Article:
In much of the West, snowpack is the key to water in the rivers later in the season. How much snow, and more importantly, water equivalent, is in your favorite recreation area? Will there be a flood or a drought this year? Find out on the NRCS website.
Do you want to know how much snow fell in February 2019? How about how much water a reservoir has in August? Can we expect flooding this spring? All those questions and many more can be found on the Natural Resource Conservation Service (NRCS) website. There is so much on this website that you will have to spend a little time looking around on it, but you can use this nature column below as a place to start.
This link will take you directly to the interactive map page.
My son loves to get into Deadwood Reservoir as early as possible each year but in 2019 he may have to wait a bit longer than normal. Deadwood Summit received an estimated 200+ inches of snow in the month of February alone, shattering a record set in 1949 and repeated in 1986.
Since snow, and of course the ensuing spring runoff, has been such a popular topic this year, where does one go to fill an active mind with facts of the Deadwood Summit kind?
If you want to sate your curiosity about this year’s snowfall, win an argument (or start one) or just want something to do until the snow melts, far more water and snowpack information than the average person could ever want is all collected by the Natural Resource Conservation Service, NRCS, and presented on their website.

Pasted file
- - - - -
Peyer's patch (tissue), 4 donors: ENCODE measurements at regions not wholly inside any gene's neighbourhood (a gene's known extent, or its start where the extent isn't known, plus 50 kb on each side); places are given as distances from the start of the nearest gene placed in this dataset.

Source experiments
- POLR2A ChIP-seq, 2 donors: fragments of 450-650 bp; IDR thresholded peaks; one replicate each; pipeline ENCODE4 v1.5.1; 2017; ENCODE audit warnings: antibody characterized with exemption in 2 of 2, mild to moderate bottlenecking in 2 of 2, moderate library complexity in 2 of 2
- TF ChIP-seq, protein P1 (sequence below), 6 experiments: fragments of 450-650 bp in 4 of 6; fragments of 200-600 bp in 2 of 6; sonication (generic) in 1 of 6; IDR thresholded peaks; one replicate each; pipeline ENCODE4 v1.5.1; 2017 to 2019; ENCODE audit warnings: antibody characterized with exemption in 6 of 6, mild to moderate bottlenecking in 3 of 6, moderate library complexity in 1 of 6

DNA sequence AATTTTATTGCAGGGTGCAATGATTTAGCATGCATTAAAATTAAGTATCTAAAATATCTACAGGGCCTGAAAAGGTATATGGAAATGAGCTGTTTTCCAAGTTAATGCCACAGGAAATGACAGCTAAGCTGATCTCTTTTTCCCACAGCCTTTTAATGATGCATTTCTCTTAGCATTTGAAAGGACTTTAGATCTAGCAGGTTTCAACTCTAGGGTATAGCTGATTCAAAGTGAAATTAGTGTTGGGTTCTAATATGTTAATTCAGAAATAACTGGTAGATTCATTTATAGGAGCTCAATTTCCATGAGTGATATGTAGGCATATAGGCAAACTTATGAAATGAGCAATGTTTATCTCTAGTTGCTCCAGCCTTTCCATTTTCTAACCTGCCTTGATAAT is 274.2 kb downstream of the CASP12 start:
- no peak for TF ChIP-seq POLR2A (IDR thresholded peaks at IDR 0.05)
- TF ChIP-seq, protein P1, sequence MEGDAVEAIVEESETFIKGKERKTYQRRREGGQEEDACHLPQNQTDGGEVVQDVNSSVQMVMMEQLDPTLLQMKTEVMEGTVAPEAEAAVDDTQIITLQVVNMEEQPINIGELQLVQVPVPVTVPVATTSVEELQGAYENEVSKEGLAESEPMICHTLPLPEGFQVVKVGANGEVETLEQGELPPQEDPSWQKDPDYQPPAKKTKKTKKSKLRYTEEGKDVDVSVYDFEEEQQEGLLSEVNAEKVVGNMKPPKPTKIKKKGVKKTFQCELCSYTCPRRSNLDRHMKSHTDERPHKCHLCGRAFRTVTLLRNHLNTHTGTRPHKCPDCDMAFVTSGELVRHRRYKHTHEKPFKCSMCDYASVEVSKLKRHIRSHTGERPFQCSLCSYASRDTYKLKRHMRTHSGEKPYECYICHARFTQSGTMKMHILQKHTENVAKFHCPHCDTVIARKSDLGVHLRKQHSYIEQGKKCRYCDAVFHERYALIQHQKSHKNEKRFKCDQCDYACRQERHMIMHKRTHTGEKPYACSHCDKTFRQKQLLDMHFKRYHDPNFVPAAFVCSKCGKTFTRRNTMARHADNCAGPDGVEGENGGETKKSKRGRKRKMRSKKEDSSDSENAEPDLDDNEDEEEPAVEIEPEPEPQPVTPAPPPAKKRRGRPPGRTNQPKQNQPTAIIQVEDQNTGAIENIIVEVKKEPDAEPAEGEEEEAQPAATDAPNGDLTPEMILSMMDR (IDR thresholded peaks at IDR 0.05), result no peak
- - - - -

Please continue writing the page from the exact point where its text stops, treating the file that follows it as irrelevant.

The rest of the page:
It is all just a quick internet search away. Just type in SNOTEL Idaho in the search bar and at least on my search engine, the first result is: Idaho SNOTEL Snow/Precipitation Update Report – USDA. This will take you to a page of tables, one for each major drainage in Idaho. They start at the top of the state and work south and east. For Eastern Idaho that would include: Big Lost, Little Lost/Birch Creek, Medicine Lodge/Beaver/Camas, Henrys Fork/Teton Basins, Snake River Above Palisades and the Willow/Blackfoot/Portneuf basins.
These tables are a handy summary of the pertinent data from each drainage but I am a visual guy and I prefer the map version. To access this, go to the top of the page and click on NWCC Home. Then click on the New Interactive Map. You will quickly see that there are many pre-defined maps to choose from. For this example, go to: Station and/or Basin Conditions/Snow/Snow Water Equivalent > Percent of 1981-2010 Median > Stations Only | Basins Only | Stations and Basins. Click on the Stations Only link.
The map that will appear shows each measuring site throughout the west. Let’s say you want to see the Island Park data location. Zoom in to Island Park and you will see only two data locations. One is named White Elephant and the other is Island Park which is between Island Park Reservoir and Buffalo River on the west side of Highway 20.
When you click on this data point, you will see a small table with data. On March 23rd, there was an equivalent of 18.8 inches of water in the snowpack at this location, 131% of the 1981-2010 average. In comparison, at the bottom you can see that in 1997, the year of the big flood, there were 24.3 inches water equivalent on the same date.
There is a lot more data accessible from this map. If you want to see the snowdepths, simply go to the right side of the map, check the box for: Stations with any Checked Elements, then check the box for: Snow Depth. You will see the snowdepth on each day for the previous 30 days.
There is a lot more to this website than just highs and lows though. You can get as deep as you want into water predictions, history, reservoir storage, streamflows and other information valuable to farmers, recreators and the just plain inquisitive.
When my wife reviews this prior to publication, she is going to say that this column is far too technical, even boring, for the average reader. I am banking that your innate curiosity is going to win though and you will thank me in the end.